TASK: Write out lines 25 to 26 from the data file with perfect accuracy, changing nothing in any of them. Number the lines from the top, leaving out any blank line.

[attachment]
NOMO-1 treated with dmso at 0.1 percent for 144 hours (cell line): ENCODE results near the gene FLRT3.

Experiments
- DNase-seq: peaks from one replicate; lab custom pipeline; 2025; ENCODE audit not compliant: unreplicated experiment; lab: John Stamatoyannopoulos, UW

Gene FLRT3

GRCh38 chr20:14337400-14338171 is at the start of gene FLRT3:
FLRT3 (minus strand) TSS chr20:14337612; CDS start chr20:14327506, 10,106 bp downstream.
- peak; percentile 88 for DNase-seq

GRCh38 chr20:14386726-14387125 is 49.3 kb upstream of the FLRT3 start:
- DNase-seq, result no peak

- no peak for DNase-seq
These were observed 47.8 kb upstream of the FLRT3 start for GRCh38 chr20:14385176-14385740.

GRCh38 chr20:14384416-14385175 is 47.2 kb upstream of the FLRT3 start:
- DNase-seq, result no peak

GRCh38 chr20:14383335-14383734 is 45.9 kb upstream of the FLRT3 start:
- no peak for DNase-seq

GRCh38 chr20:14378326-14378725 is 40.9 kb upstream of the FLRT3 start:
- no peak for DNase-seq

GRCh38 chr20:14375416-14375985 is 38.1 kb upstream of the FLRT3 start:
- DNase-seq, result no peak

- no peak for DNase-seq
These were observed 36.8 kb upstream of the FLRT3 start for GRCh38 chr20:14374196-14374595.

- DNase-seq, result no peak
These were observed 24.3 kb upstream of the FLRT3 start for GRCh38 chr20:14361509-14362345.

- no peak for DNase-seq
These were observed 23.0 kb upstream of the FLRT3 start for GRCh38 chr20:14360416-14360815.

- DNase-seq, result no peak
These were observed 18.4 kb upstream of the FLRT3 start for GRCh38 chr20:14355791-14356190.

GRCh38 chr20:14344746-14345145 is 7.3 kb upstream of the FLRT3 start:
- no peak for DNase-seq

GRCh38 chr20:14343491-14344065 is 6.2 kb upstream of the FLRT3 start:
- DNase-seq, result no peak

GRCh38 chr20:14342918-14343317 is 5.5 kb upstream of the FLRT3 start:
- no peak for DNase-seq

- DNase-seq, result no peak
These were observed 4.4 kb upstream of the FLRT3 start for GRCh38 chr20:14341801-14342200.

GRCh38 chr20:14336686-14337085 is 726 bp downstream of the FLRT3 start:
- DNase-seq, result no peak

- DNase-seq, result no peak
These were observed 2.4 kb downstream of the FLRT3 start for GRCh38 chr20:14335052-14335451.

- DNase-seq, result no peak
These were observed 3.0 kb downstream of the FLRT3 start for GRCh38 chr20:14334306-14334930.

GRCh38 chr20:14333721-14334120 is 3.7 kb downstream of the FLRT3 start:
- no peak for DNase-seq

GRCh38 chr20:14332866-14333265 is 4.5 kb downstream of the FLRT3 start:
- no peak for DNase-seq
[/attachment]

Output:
These were observed 23.0 kb upstream of the FLRT3 start for GRCh38 chr20:14360416-14360815.

- DNase-seq, result no peak